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Transcription in this episode:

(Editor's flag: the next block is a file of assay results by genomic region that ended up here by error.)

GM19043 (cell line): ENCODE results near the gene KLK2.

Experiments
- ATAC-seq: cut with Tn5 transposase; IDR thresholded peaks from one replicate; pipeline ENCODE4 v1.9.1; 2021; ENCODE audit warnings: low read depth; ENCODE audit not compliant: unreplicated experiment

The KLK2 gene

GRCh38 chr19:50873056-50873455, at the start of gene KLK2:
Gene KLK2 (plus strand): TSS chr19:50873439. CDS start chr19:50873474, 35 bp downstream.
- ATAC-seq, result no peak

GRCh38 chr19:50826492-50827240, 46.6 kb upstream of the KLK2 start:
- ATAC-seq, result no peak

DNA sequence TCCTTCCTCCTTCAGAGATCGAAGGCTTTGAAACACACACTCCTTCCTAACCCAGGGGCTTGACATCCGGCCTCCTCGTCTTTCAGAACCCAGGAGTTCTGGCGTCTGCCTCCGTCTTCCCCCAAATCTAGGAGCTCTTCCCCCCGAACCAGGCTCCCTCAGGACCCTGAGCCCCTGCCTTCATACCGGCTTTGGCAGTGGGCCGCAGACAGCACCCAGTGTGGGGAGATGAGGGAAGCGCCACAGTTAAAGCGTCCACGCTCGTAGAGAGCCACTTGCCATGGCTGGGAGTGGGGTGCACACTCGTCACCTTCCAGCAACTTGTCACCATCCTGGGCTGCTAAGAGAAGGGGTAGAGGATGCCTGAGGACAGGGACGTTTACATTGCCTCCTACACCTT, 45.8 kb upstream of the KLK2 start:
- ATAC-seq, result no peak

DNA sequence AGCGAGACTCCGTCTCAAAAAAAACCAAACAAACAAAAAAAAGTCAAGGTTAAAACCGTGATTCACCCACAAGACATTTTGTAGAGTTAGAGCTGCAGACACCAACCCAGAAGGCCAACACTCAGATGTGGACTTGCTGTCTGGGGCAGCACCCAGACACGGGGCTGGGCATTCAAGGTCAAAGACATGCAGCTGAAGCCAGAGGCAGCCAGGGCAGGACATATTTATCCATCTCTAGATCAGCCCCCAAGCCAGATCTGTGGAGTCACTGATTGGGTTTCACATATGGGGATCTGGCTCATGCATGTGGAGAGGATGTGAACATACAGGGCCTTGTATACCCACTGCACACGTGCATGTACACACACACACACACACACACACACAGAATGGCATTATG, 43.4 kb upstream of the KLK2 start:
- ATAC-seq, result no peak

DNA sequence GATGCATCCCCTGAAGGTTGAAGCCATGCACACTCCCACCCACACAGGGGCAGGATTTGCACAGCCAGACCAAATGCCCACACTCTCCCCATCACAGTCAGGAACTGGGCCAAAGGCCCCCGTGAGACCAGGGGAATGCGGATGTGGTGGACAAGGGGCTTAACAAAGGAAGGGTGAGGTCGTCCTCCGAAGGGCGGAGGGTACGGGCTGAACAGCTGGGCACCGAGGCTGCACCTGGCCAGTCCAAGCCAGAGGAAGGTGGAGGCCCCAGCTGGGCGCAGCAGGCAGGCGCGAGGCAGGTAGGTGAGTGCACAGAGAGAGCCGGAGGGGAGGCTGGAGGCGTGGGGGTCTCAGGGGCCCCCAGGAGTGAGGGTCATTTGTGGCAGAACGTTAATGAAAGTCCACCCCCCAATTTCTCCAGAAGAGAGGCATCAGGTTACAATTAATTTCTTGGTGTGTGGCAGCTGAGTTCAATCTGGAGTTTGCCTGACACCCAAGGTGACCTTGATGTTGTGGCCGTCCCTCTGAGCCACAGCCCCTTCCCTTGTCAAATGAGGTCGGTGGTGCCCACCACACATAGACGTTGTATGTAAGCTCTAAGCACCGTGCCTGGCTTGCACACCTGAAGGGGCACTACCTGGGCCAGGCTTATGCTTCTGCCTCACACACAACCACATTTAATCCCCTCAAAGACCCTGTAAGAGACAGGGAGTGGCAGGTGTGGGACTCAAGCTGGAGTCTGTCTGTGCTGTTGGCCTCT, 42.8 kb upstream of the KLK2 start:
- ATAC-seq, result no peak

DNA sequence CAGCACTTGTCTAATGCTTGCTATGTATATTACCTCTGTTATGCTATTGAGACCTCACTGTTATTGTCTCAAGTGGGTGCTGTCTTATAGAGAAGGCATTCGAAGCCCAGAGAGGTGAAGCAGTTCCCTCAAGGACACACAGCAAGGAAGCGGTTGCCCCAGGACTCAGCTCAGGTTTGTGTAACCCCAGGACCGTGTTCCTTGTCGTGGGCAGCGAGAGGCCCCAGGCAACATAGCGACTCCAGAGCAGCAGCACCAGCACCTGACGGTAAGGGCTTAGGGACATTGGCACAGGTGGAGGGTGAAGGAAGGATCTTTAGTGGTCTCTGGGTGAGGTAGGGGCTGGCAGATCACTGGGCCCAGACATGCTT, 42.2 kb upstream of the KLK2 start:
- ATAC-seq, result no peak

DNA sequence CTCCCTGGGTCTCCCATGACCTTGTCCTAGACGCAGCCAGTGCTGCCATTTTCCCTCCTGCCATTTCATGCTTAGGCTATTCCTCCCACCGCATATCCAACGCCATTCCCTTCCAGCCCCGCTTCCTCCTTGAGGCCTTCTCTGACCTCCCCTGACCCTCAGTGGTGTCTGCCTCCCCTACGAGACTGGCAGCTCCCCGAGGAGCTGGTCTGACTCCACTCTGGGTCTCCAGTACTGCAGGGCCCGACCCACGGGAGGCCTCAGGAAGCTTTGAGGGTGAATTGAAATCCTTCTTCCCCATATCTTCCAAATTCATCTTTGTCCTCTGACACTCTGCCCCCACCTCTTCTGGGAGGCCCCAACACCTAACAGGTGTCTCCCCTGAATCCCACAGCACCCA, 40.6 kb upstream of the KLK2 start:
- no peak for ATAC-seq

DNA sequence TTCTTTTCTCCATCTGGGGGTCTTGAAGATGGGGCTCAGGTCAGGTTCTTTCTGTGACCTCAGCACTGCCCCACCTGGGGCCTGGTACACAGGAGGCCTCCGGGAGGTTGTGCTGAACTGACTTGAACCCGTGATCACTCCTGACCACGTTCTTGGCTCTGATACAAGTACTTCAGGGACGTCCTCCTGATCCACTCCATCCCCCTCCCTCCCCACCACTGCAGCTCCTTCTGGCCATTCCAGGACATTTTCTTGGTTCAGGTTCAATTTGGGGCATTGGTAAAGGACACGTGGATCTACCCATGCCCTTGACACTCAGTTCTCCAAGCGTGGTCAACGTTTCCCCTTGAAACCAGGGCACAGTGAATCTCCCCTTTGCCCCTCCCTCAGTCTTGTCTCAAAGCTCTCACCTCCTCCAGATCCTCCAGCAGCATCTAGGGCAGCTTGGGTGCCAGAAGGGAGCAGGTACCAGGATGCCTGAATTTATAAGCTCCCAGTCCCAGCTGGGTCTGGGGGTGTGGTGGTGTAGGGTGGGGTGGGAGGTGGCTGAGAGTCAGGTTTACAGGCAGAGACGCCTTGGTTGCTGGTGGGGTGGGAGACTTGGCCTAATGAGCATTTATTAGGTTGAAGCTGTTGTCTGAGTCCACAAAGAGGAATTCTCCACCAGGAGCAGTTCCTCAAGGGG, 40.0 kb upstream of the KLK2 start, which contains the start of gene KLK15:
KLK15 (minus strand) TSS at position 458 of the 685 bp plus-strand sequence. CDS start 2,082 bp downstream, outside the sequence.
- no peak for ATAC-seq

[00:00:01] spk_0: Welcome to the seller roundtable e commerce coaching and business strategies with and er not and amy Wiis, hey, what's up everybody's and er not with [00:00:12] spk_1: Amy Wei's [00:00:13] spk_0: And this is our roundtable number 124 and we are super excited to have David Lang and Ryan Shepherd. Welcome guys, thanks for being on Yeah, baby. [00:00:23] spk_1: So we messed up Ryan's last name. It's hard, it's hard. [00:00:30] spk_0: You know what, [00:00:31] spk_1: it was just reading very fast. [00:00:33] spk_0: I was, if I was still doing that, I'd be in big trouble for not getting the call sign right, so what happens when you get old? [00:00:42] spk_1: Yeah, [00:00:43] spk_0: hey, you [00:00:47] spk_1: know, I've known these guys for a while and I'm so excited to have them on the cell, a round table today and have them share their inspiring story with all of you guys. You know, it's always good to have sellers on, we have had a lot of service providers on lately and they're helpful because they give us the tips and they get to uh, you know, they get to talk to a lot of different sellers and work with a lot of different sellers and along with that comes a lot of experience that they can share with us, but we love having sellers on the seller roundtable because it's really inspiring to be able to have you guys here to talk about your story and you know where you got started and where you are now and what you're working on and um, so without further Dude, David and Ryan, why don't you give us your background and just tell us kind of how you got started and uh as much as you want to tell us, and he always says, you know, if you want, if you want to leave a blood sample or whatever, it's [00:01:48] spk_0: ok [00:01:49] spk_1: much as you want to tell us, let us know um a little bit about you. [00:01:54] spk_0: Okay, well it started back in 1985 when I was born. Uh so um yeah, so I'm we're living in Germany, so we're both Canadian, but we're living in Germany actually and uh we're living in Munich, that's where we met, we met online actually, which is kind of funny because now we're working a lot online with other people and meeting cool people we met online because my wife was also Canadian was homesick. Um and I said, look, let's just try to find more Canadians living in the city. And that's how Ryan and I met. And at the time, my wife and I had actually started a little amazon business. We started just the two of us. I saw a course online um that I decided to sign up for. It was just a dream of mine to always try to produce one idea to real product. I gave myself a year deadline. So I said by New Year's Eve, I want to actually launch a product. So when we met Ryan, he saw me working on all this stuff, this amazon stuff and we finally launched our first product last year. Um it was right as Covid hits. It was, we're live, our first product was february 2020 we got in, so at least I had all my socket amazon and we're trying to sell it, but it was a complete dot, it wasn't working. And Ryan saw me a little frustrated trying to figure stuff out. He's like, what are you doing all this time? Come and have a beer, let's go to the beer garden. I'm like, no, I gotta work, I gotta hustle. Um, and I was doing that, you know, I have two small kids. So I was listening to all these podcast Andy your voice literally, I would listen to it. Uh, this podcast as I was like pushing my daughter to fall asleep for a nap. She only falls asleep while we're walking or driving the bike I was listening to and you know, while listening to Annie, you didn't put her asleep. I was listening to all these podcasts and try to figure everything out. And then Ryan kind of got a, got a feel for it. Yeah, it was kind of curious, you know, I was like, I've never done anything on e commerce before. And so I was just kind of kind of curious and offered, um, I think initially to help out with what was it, some social media. So that was the deal. So our personal backgrounds, I'm an airline pilot. I am a scientist, so very analytical people, but also very different. Yeah so quite different but similar. We have some similar interest but I actually made him a deal. I'm like look I'll get you my buddy pass but I need you. Just care of my social media stuff. And I'm thinking okay I can get like free flights, this is going to be a great year. Do some social media just make a few facebook post and I can have some free flights. And I think it was two weeks later that covid hit and flights stopped, flights stopped. So he never got a fight. But then he also never did a social media post for me ever. Because I found out he hated social media and he just wanted to help me. But [00:04:31] spk_1: you get the bump into that deal. I [00:04:34] spk_0: know but he was getting Photoshop to help me with some Photoshop work some artwork. And then he would actually go online and try to find more people that I could follow that I could learn from. Because I'm a big believer of trying to find someone who has already made it and just learn from them. Um And he actually found Amy which was hilarious. He's like hey look she's starting a course is about listening writing. I think you're listening might suck. We don't know do of course you're going to learn some stuff about S. E. O. Um Sure. And I think Amy I think the word that goddess was canonical U. R. L. And you had you had an article talking about that and I just blew our minds were [00:05:08] spk_1: like science. [00:05:11] spk_0: Uh Yeah that's how we started doing different quarters. And uh you know we continued I had a bit more time as more than I wanted last year because of Covid. I was in flying a lot. Um I was grounded for most of the year and then we made it official, Ryan joined the team. We became a trio at that point and then Ryan and I got to work, did all the work. My wife was really supportive at home, took care of the two kids and you know kept her, she helped with some creative stuff and then uh we basically retired that first failed product But it took all the learnings from it. And then we launched two new ones last October we finished the year with 73,000 in revenue. So that was a big milestone for us for our first year live. We thought that was pretty good. And now this year it's our second year we have we've launched several new products. So we're currently at seven different products. Um and we're at 1.4 million year to date. So pretty excited for Q4 and it's been an exceptional growth. It's been busy nonstop and it's been kind of wild. We still don't really fully believe it or know what happened. No I mean I started this whole thing with [00:06:16] spk_1: a full head of hair [00:06:17] spk_0: for anyone. [00:06:18] spk_1: Can you [00:06:19] spk_0: Can imagine what my hair looks like, we've been doing Amazon, you know for two years and we based about 30 years, so [00:06:27] spk_1: wow, well, you know, it's just amazing that you guys really figured out, first of all through taking the listing class, that the product might be a dug, your first product might be a dud and you you still were able to sell that dud by changing up your listing. And then you also realize like wow, imagine if we like applied this stuff to new products and look how fast, you know, you also took many other learnings, not just mine, but but you were able to scale so fast and that is just really, really incredible and it's it's a good thing to show others how if you just stay focused and you continue to learn what you don't know and you continue to apply the things um that you know others are working for others, that you can really make it work for yourself. So along that line, what was really the biggest challenge with amazon once you got started and is there any advice that you want to give other sellers that are just starting out? [00:07:28] spk_0: Uh Yeah, so I think, I mean the biggest challenge at the beginning, when I was starting, we have 00 background in e commerce. Um No, no real marketing online, everything was new to us. So the biggest challenge that we had at the beginning was learning things while implementing them at the same time and it kind of felt like we're learning we're building and luckily our character is is okay with not fully knowing what's going on and still trying to figure it out and we didn't see it as a as a bad thing or as a failure. So we were okay. My original concept was just get a product life, it doesn't matter if it fails, just get it live because that's when the real earnings are going to come from anyway. And I was totally okay with that and I said we just got to get out there and then that that was the one thing that kept us going because it didn't de motivate us. We didn't see it as a failure, We saw it as a learning opportunity, we just saw it as a practice run the first product. Um And the hardest thing was just a constant learning, dealing with the external obstacles because amazon loves throwing curveballs right, like especially last year we all have them the ace in restock limit, right? And everyone scrambling to get a three pl last minute and all the three ps are full, the shipping delays lost inventory. I mean we see like since day one, I think they've especially has seen amazon is this beast and it's just like don't poke the beast because you can get your account suspended for three months and you know so he's passed that on to me and now we're both super cautious anytime it comes to you know poking, poking the amazon beast so we stay well within you know we don't do any black hat tastic everything or gray had everything is you know white we think forward like what can we do today? That's probably going to get us through. You know not only the next few months for the next few years in amazon we kind of look where amazon is headed and and make our decisions based on you know what we think is still going to be acceptable in two or three years on amazon. Yeah like like one key example that was just when it came to barcodes right at the beginning, I knew I could probably get an exemption and I could just do an F. And skew. But I was like my mindset, I was always like that but think bigger. Think really big, forget amazon like right? And I get into fights because if people ask us what do you guys do? He'll be like we're amazon sellers. I'm like no we're not, we're e commerce people, we have a business like we're bigger than just amazon and uh so we'll fight a bit. So we're always trying to think like bigger than amazon to actually protect us from amazon because so we go with Gs one barcodes from the beginning right? And now it actually evolved that you need a Gs one bar codes and it's better to have the official one. It allowed us to get on to walmart. Um so all that stuff, just thinking always bigger than Amazon has kind of protected us from amazon, [00:10:03] spk_1: right? Thinking of amazon as a sales channel instead of your entire business. I think it's so important, you know? Yes, it's a very strong sales channel. But I'm always trying to think about diversification as well and I know and he does the same thing, you know, we're always doing new things and we're never afraid to pivot to another strategy or to selling somewhere else. So um what about product selection? So you kind of talked about how, you know, your first product? I think all of us have that first product story, we're like learned from that one. That was fun, but how has that evolved for you and how do you now choose a product or develop a product? [00:10:45] spk_0: Yeah, I mean I think it's it's really keyword based keywords, search volume. Can we can we make a product that has high many many keywords with high search volume and that are highly relevant for this product. You know, You don't want to launch a product that only has, you know, a couple search terms with, you know, 300 search volume, you know, a month. And and then you're wondering why no one is visiting your listing or why you're not gonna be in sales. So it's really just keyword. Yeah. And I think that that's exactly why the first product that, that they've launched um you know, failed and why? Well here's the people that bought it, they loved it and the people that found it, they loved it, but people weren't finding it right? And so the course that I originally did said you just have to differentiate as long as you're different and better you're gonna get sales. That might be true if people are looking for that. Right? So if you do something that's so unique and so crazy and so out there, then maybe you should launch on Etsy or via facebook or you should, you know, find a group that's specifically looking for that. Um but if you're going to just launch straight on amazon, there has to be demand for it. So we just pivoted that approach, saying, okay, let's find the search volume and let's create a product that's better than the competition on that search volume. So [00:12:07] spk_1: you aren't really thinking about finding a product, [00:12:11] spk_0: you're [00:12:11] spk_1: finding keywords where there is an opportunity and where others have not developed a product in that area yet. And then you're looking at those keywords in that opportunity and developing the product to match. So that when customers search that keyword and there's nothing to match you are the first to market with that product that perfectly matches that keyword and that intent behind it and there you go, right, You've got you've got a great product out there. So it's it's that's a great strategy to use. It gives you enough search volume where you're not stuck, right? But it also gives you the search volume plus the product that meets the need that isn't currently being met in the marketplace. [00:12:55] spk_0: Plus it's a very good way to think of variation for product to right? So if you're looking at pet products and you create something for a certain type of dog, then you just find what are the search flames, what other kind of dogs have high search volume. And then you just pivot that product turned into variation for that type of dog or at least marketed that way. And that's how we were able to come up with so many different variations of our product, which are all very similar, but they're similar to us because they're similar manufacturers, a similar process however, because they have a completely different set of keywords for Amazon is a completely new product in a completely different market [00:13:29] spk_1: and [00:13:29] spk_0: great with all the products with all the different keyword tools you have nowadays, you know, they're just so accessible to people with helium 10. We love brand analytics because that data is coming straight from amazon. Um and then even one time Dave and I were just sitting kind of searching on amazon dot com in the search bar and we started typing in something and the search for auto completed, but we're typing into something we never even thought about and we're like, are we launching that product? We just launched it a successful a [00:14:05] spk_1: that's really, really awesome. Yeah, I think that that is a really great way to find the market. It's like um when they say find your buyer instead of looking for that product right, where you're just getting stuck in that loop of analysis, paralysis, Find your buyer and then give them what they're looking for. And that's a very quick way to be able to launch and rake very, very quickly. So speaking of launch, can you guys talk a little bit about your launch process? What does your launch process look like? And Yeah, [00:14:43] spk_0: yeah, it's a good, it's a relevant topic because yeah, we just launched a new product a couple of days ago, so we're actually smack dab in the middle of a new launch right now. I mean maybe Dave you can you can take the lead on this one, but it's just well our launch, we actually started way before like during product selection kind of so it all starts with the keyword list, we create our keyword list, we make sure that when we select the keywords that we want to really launch for and when we launched the product or during the product selection, we don't just look in the month that we're looking at the product. So that's what we were doing keyword research or product research in February, we're not looking at February search volume. What we're looking at is the Q4 of last year, maybe the year before we try to get historical data on it. Because we want to make sure we have a product that has a nice big peak and we also want to see seasonality of the product, end of search volume. Right? So we actually plot, okay, where are the peaks? Okay, there's gonna be, we're expecting a valentine's peak maybe or a summer peak or christmas speak. So applaud it all out and we do this kind of like a forecast of each keyword what their search volume looks like. And then we say, okay, in which month are we launching and what's the search volume, that's highest in that month, those are the key words we're going to go for, always looking forward those saying we're going to use the chance now. So for example, the product we're launching now, we're trying to be organically and the top christmas keywords because by the time christmas comes we don't want to start having to rank for where PPC is going to be expensive. Everyone's gonna try to rank for it. So we're always thinking like 34 months ahead. Where do we want to end up after we finish this launch. So that's kind of where it starts and then for the actual launch itself. Um we actually just in PPC so we started very narrowed we do a very very focused PPC. Our main objective when we launch is just to prove to the algorithm that we know what our product is, what keywords we want to be listed for rank for we targeted with exact match only and we only start actually with a sponsored products. So we don't do any brand ads at the beginning on it or video ads at the very beginning. We can explain later why we only do sponsored product. We try to get a very high click through rate on it to show relevancy. So we actually do a higher top of search modifier and we're okay with a high a cost because we know that it will be worth it long term. And we start on a very very small list of keywords that are high, highly relevant, so ultra relevant and in the first couple of days we may not get a lot of sales but the sales that we do get are at a very high conversion rate right? And then we start we track everything. So we have a lawn tracker that we built where we track our daily sales and or organic ranking of all the keywords that are in our list where we can actually see what's happening and we can see a halo effect meaning that we're targeting only five words but we're starting to get ranking on 10 15 words. And once we see some ranking from that halo effect, we start now pushing with PPC on that phase two or phase three keyword Yeah, I [00:17:34] spk_1: think normally Andy and I both would be like, what do you mean? You only use PPC because we really want people to use external traffic, we want you because it's just ranks you really, really well but in your case, what you're doing differently that most people don't do is you're doing that keyword research extensive keyword research and you're launching based on those keywords and the timing of the search volume of those keywords and you're focused on the platform specifically for that search volume. Um so I think in your case it's okay to be using and clearly this launch strategy is working well for you because [00:18:17] spk_0: it's [00:18:18] spk_1: really been successful for you. So not only are you using keywords to choose the right product, but you're also using your um your keyword research [00:18:30] spk_0: in in [00:18:31] spk_1: depth keyword research from the past, right looking, you know, a year or longer backwards so that you can predict what is going to be in the future. You're planning your launch around that and you're really focused in on those keywords that you want to be on page one for that you want to convert for that are super relevant to your customer, you're launching your ranking for those first and then you're moving on to your next ones and your next ones and you're having the snowball effect. So well it is an amazon only PPC thing I think that uh well the proof is in the pudding and you guys don't [00:19:08] spk_0: know fairness, we do start running external ads after about 23 weeks, but we want the 1st 23 weeks just be fully in our control where we get full data because when we run external adds the attributions, we found they're not very accurate or they lag sometimes, so we don't feel like we're in control and we're a bit control freaks, right? So we like to have as much data as possible to see the results from what we're doing. That's why we just focus on amazon for the 1st 34 weeks and then we start doing external as well and even if you think what we do is just, it's just you know, google search ads again, just on those very high relevant terms like you're driving external traffic but it's still ultra relevant um you know, external traffic that could convert on your listing. So I don't necessarily think that's a bad thing either in terms of staying focused just on on that one thing unless you have a dedicated, you know, you know, if you're a small team and you don't have somebody who's like dedicated to PBC or paid ads or something like that uh you know the whole 80 20 thing, you know, if you can put more uh concentration into making sure that those campaigns are successful, that might be better than you know, kind of half assing like three or four different, you know, traffic sources and being like as it working, I don't know, maybe, you know, so that's not necessarily a bad thing. Uh Yeah, it's not necessarily a bad thing but but also you know uh you know, getting that data and then turning on the the traffic that you know the key words that are you already know through the amazon platform are converting uh not necessarily a bad plan, especially if you're getting in there before the honeymoon period's over. Yeah. Sorry. No, I was just gonna say going back to the first product that we had. Yeah, because we had a really hard time selling it. We were trying everything we were throwing, you know, Pinterest facebook, all the things we were filming video ads in my backyard, you know, on my camera just before. It was good because it forced us to look at all the different avenues of traffic. But it did spread us pretty thin and we didn't see a huge boost based on those efforts. And the only thing that really taught us is like if you screw up the product research phase and if you try to launch a product that's destined to fail on amazon, it's just gonna be expensive and time it's going to cost you time and energy. It's just not worth it. [00:21:25] spk_1: Yeah, it's really awesome that I think all of us learn from those failed products, we try to sell them any way possible and it builds us up but like you were saying if you know the platform that you're selling on and you know that you're bringing a product to market that is meeting a need that isn't being met right now and you have a strategy for that platform and I agree the first my phase one of launch, I don't run, I do spin up my google ads but that's just because google ads take a couple of weeks to spin up but I only focus on exact match sometimes phrase match depending on the key word but very very targeted keywords. I'm not running an auto campaign during the first couple of weeks launch because your listing is an index yet so you're going to get a bunch of bad data and it's just it's not good to not tell amazon exactly what your product is and where they should be showing it because otherwise you're just going to get bad data and you're gonna be index for all sorts of things that you really have no business being index for. So love that strategy. I think it's great and I'm glad that you guys also take advantage of external traffic eventually. That's awesome. [00:22:39] spk_0: So [00:22:40] spk_1: great launch process but what about your best, give us your best ninja ranking [00:22:46] spk_0: tricks, best ninja ranking trick. So we've tried so many things. One trick that I could mention is what's bad for ranking because it will allow you to avoid it, which is almost as good as ranking. So the nice thing that we learned. So last year when we had the ace and restock limit and we, you know, our first product fails, we only bought a couple 100 units for the 2nd and 3rd product and the nice thing was that we saw we're gonna run out of inventory, we're gonna sell that we're gonna be out of stock. So we actually turned off BBC and what we noticed was by turning off PPC all our sales were organic that organic sales have way more power for ranking that PPC does and before that we're putting so many sales on PPC and even top of search, we want to get that PPC sale because we figured that's the only one and by just having a bit more patients getting organic sales actually helps boost it. And then we actually found it on a couple other websites I think seller S Ceo or something that they actually applaud that showed you the ranking juice of different types of ads or organic sales external traffic, how much that helps. Right And organic actually carries a lot of the weight. And we actually tested that again a couple months later when you finally back in stock and we're running out of stock, We turned it off again and you know, we did $480,000 worth of revenue, 30 days, purely organically. which was crazy. The real lesson came when we were out of stock, then we're out of stock for two months so like okay this is gonna be hard, we're gonna have to re rank now, we had all the stock we could ever imagine because we bought a lot of stock and then we're pushing PPC hard and what we noticed was the harder we pushed like we opened the floodgates, the worst are ranking God and like it doesn't make sense, we're giving amazon more money, we're getting more sales by what was kind of happening was that we are at contribution was going up so we're getting less organic, it wasn't counting as much, we're putting the, you know the we're spending a lot of money for top of search, so the sponsored ad was always above the organic one always. And so the customer had very few chance for cannibalizing organic sales. Um so then we decided okay we panicked, we said okay we only want to do highly relevant, our best converting one was our video act. So we turned off all PPC except for the video ad and then we noticed our ranking was hurting like this doesn't make sense, we're converting so well our Yoon recession percentage is good and not only was the video ad converting, well it was it was all, it was driving a lot of lawsuits as well and we're like, we're selling our video at is targeting a single keyword and it's selling a ton why is in our ranking was just stagnant on this keyword. So then we realized that the video ads for amazon is considered a brand ad, so it's attributed to the brand, not necessarily to the product, so it doesn't carry the weight of the product for the organic ranking as much as essentially saying, okay, this brand, let's say Nike is getting a sale. It doesn't really know what product you're selling cause it's a brand at is the same like if you run a store at right, it just gets attributed to the brand. So although they're really good for conversions and like they were cheap for us at the time, there wasn't a lot of competition, it wasn't helping with the rank. So like our ninja trick would be to everyone that talks PPC there, obviously most of them are trying to sell you their PPC products or methods or their agencies so they're going to say PPC is master and you have to do it, but sometimes less is more because you still want to try to get those organic sales so don't cannibalize your own organic ranking with the PPC stuff and it might be as simple as saying, look if we're on the Top half of page one we're going to make sure we bid low on PPC so that the sponsor replacement is below the organic placement as of like you're going to catch them the second time around. Thanks for tuning in to part One of this episode, join us every Tuesday at one PM pacific standard time for live Q and A. And bonus content after the recording at cellar round table dot com, sponsored by the ultimate software tool for amazon sales and growth seller S C o dot com and amazing at home dot com.